Airport regulator in fresh warning to Spanish

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Britain's airports regulator fired the clearest warning shot yet over the bows of Ferrovial, the Spanish company leading a hostile bid for BAA, by stressing that it would not be allowed to raise charges to airline customers to recoup the costs of a takeover.

The Civil Aviation Authority issued a lengthy document spelling out how it planned to protect users from higher prices or unjustified delays in airport investment should BAA be acquired by the Ferrovial consortium or chose to hand cash back to shareholders itself to fend off a bid.

The regulator warned two months ago that it would be concerned about any highly leveraged takeover undermining BAA's ability to finance its £9.5bn investment programme, most of which will be spent on its three south-east airports, Heathrow, Gatwick and Stansted. But yesterday's document is more specific in ruling out any increase in landing charges in the five years from 2008 to help pay for the higher financing costs that may result from BAA having bigger debts.

Commenting on the bid battle surrounding BAA, Harry Bush, the CAA's director of economic regulation, said: "The CAA has made it clear that it will not accommodate in price-control decisions the costs and risks arising from any financial transactions entered into as a result of that bidding process.

"These will be for owners and financiers of BAA - present or future - to bear. In this way, the CAA aims to protect airlines' and passengers' interests in reasonable prices, good quality and timely investment."

Ferrovial, which has joined forces with GIC of Singapore and CDP of Canada in an £8.8bn bid for BAA, is proposing to raise £6.6bn of debt to help finance the takeover. Together with BAA's own borrowings, this could increase its debt levels to £13bn by 2008, leaving the company with a debt-to-equity gearing of more than 300 per cent.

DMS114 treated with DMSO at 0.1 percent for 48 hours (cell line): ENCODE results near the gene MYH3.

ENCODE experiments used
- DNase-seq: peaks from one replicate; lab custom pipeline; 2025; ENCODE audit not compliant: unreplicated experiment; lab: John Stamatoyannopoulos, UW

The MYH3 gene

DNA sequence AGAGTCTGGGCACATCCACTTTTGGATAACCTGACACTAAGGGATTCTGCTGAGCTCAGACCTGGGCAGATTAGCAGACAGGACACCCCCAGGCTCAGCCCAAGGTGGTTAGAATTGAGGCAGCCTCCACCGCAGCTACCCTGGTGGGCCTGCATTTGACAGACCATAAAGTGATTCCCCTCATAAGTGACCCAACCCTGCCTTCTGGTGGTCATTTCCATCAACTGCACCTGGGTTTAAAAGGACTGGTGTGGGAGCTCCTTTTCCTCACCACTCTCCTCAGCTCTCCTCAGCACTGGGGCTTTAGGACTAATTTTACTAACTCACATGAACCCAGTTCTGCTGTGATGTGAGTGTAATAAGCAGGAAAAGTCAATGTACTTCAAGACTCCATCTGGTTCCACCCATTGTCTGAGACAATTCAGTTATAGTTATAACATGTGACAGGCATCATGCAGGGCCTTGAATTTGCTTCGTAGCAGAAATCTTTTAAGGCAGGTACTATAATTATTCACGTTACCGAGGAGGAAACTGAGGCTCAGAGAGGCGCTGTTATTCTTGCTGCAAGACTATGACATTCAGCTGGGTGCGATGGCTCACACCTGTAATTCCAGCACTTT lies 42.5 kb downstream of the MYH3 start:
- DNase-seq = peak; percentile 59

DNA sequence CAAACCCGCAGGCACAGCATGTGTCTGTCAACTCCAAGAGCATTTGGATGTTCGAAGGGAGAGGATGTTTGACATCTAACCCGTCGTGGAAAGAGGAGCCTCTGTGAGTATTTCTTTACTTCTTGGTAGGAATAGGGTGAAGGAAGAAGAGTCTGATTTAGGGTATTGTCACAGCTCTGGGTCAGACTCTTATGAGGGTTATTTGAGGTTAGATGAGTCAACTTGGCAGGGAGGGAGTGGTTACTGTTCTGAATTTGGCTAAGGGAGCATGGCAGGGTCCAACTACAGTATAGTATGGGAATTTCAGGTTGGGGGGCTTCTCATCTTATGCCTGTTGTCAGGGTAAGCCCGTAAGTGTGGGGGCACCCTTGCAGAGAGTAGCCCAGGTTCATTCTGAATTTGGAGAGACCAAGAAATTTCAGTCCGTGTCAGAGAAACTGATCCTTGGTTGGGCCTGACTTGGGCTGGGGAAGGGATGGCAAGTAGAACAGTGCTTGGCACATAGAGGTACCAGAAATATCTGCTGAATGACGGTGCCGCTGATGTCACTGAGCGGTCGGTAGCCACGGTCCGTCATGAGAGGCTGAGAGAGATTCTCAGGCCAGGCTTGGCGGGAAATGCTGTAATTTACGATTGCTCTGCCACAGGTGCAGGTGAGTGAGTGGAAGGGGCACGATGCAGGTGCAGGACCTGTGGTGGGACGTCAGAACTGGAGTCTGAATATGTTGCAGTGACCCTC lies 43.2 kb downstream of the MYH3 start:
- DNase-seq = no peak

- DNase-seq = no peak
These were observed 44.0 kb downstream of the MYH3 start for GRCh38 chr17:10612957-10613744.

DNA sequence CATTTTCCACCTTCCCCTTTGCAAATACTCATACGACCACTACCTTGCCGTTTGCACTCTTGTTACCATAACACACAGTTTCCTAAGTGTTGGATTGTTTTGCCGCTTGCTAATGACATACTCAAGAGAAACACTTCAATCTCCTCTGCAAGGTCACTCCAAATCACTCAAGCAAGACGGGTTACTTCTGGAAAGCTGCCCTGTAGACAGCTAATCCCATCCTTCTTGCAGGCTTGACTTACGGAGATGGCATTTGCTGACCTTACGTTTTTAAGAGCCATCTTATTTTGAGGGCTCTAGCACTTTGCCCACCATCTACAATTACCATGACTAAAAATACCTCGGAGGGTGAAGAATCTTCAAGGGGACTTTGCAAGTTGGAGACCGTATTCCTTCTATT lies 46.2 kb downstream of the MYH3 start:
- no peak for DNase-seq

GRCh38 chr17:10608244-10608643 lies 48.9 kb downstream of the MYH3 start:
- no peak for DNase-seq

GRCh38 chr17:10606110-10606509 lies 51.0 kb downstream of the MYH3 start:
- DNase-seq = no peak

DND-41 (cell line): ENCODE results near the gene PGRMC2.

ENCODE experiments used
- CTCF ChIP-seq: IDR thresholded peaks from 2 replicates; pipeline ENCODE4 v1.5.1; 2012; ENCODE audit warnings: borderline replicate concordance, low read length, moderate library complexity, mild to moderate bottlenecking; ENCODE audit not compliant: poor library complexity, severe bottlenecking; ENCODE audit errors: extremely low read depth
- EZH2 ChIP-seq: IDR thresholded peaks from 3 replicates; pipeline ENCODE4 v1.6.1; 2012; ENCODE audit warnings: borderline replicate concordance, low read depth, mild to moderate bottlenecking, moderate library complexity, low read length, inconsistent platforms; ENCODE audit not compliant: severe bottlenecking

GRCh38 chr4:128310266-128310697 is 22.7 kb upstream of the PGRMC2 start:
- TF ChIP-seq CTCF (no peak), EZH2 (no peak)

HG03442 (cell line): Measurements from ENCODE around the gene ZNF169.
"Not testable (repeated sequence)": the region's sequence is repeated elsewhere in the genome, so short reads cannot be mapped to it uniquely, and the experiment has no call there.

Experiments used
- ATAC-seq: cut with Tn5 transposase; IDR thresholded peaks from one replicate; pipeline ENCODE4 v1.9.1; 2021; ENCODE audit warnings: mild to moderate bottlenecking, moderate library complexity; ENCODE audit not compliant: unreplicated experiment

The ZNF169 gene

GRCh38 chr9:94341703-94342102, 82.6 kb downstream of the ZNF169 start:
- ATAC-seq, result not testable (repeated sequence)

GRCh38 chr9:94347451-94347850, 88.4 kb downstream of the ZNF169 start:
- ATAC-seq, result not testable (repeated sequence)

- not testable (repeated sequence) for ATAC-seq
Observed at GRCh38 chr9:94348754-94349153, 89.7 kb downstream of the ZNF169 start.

The CAA document says that while higher debt levels could lead to more efficient financing of BAA, it could also mean higher interest charges, reduced cash flow to fund investment and a deterioration in the company's credit rating, making it more difficult and expensive to raise new finance.

Ferrovial and is partners sought to minimise the significance of the regulator's intervention. The consortium said it had engaged in "an open and constructive dialogue" with the CAA and remained confident that it could it could "deliver a flexible, cost effective and robust financing structure" that would ensure the required level of investment was made in BAA consistent with the regulator's objectives.

British Airways, BAA's biggest customer at Heathrow, welcomed the regulator's pledge to protect airlines from being overcharged.

Willie Walsh, BA's chief executive, said that both BAA and the bidders seemed to be expecting a generous outcome from the review of charges. "We are pleased that the CAA has said they should not make such assumptions and that the costs and risks associated with the bids will not be paid for by the new charges regime."